Bad Kissingen Spa Town

Bad Kissingen, Germany

Bad Kissingen is a German spa town in the Bavarian region. Situated to the south of the Rhön Mountains on the Franconian Saale river, it is one of the health resorts, which became famous as a 'Weltbad' in the 19th century. In 2021, the town became part of the transnational UNESCO World Heritage Site under the name 'Great Spa Towns of Europe'.

The town was first documented in the year 801 and was renowned above all for its mineral springs, which are recorded from as early as 823. The town developed to a spa in the 1500s and recorded its first official spa guest in 1520. The town grew to be a fashionable resort in the 19th century, and was extended during the reign of Ludwig I of Bavaria. Crowned heads of state such as Empress Elisabeth of Austria, Tsar Alexander II of Russia and King Ludwig II of Bavaria, who bestowed the 'Bad' on Kissingen in 1883, were among the guests of the spa at this time. Other well-known visitors to the resort included author Leo Tolstoy, composer Gioachino Rossini and artist Adolph von Menzel.

The resort's clientele changed in the 20th century, with ordinary people increasingly replacing nobility as guests. The spa suffered a one-year interruption in 1945, the only closure in its history.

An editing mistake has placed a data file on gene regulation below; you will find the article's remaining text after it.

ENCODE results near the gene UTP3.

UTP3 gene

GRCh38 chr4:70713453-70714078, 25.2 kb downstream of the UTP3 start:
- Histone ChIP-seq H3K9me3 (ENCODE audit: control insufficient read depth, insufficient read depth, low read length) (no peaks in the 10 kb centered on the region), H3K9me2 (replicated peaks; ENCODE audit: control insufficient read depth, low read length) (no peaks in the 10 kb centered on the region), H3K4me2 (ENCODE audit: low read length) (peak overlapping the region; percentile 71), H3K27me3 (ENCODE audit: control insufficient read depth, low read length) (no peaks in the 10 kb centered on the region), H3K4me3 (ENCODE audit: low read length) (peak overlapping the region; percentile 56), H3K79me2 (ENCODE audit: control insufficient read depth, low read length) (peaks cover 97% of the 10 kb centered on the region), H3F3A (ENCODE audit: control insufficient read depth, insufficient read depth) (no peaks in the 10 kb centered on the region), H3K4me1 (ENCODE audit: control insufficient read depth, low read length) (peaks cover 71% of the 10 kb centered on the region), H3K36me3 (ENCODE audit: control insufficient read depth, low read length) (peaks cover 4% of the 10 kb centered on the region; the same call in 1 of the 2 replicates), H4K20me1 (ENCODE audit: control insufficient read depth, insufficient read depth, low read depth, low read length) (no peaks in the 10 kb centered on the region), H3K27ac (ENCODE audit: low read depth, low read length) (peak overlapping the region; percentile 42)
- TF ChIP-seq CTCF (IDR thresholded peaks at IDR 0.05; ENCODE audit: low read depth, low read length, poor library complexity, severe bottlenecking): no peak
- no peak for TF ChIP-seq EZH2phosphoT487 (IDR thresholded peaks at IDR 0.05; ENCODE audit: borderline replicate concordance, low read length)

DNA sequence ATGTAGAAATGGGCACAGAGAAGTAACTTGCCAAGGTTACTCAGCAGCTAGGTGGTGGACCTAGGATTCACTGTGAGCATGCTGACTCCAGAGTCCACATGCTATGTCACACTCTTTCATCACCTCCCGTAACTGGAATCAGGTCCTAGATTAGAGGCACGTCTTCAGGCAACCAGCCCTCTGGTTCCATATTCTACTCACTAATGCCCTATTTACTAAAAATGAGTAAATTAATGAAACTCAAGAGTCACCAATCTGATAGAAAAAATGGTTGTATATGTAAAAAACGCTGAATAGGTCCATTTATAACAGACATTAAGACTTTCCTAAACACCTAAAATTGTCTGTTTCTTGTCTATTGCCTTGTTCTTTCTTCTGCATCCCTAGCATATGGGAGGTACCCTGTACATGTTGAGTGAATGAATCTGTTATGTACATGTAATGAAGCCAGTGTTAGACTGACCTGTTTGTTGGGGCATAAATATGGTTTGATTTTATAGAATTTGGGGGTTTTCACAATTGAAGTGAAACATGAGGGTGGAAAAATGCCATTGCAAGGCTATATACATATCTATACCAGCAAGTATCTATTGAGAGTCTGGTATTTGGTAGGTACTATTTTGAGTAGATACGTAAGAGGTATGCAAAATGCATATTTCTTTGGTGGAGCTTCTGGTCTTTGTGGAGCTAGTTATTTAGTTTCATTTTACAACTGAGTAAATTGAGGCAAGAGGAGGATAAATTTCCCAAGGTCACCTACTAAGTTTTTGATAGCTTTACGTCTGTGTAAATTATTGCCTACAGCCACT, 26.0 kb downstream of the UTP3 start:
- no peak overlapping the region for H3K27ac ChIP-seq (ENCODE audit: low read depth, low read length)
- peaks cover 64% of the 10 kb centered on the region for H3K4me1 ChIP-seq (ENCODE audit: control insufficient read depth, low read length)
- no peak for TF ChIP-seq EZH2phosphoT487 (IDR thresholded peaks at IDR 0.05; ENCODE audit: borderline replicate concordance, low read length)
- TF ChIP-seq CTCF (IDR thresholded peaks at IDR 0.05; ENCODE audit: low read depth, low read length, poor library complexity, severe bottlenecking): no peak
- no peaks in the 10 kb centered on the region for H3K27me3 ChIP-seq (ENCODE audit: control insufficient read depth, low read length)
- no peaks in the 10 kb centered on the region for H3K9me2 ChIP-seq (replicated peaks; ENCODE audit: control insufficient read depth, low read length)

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User Reviews

Michelle Steden (6 months ago)
Einen Besuch ist es wert. Mitten in der Stadt findet man immer einen Platz in den Straßenlokalen. Hier habe ich viele nette Menschen aus der Region getroffen, mit denen ich tolle Gespräche geführt habe. Die Stadt hat einiges zu bieten. Von Jung bis Alt. Hier findet jeder etwas. Und jeder sollte sich von der Geschichte der alten Kurstadt verzaubern lassen. Jetzt ist Bad Kissingen Weltkulturerbe!
Plettskij FM (6 months ago)
Ich lebe hier seid 2004... Ich sah wie die Stadt sich wandelt... Ich habe die Stadt geliebt ich habe die auch gehasst. Aber objektiv betrachtet. Eine sehr schöne Kurstadt!
Daniel Krüger (6 months ago)
Ein wunderschönes Fleckchen Erde, allerdings und deshalb nur 4 Sterne, erwartet man von einem Kurort noch ein bisschen mehr als anderswo. An einigen Stellen mangelte es an Ordnung und Sauberkeit.
Frank Menzel (6 months ago)
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Charlotte Leja (7 months ago)
If you can, you should avoid the cycle path from Bad Kissingen to Euerdorf. This path is not suitable for normal bikes. As a rich spa town, you should take a few euros in your hand and safely expand this cycle path.
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Lorca Castle

Castle of Lorca (Castillo de Lorca) is a fortress of medieval origin constructed between the 9th and 15th centuries. It consists of a series of defensive structures that, during the Middle Ages, made the town and the fortress an impregnable point in the southeast part of the Iberian Peninsula. Lorca Castle was a key strategic point of contention between Christians and Muslims during the Reconquista.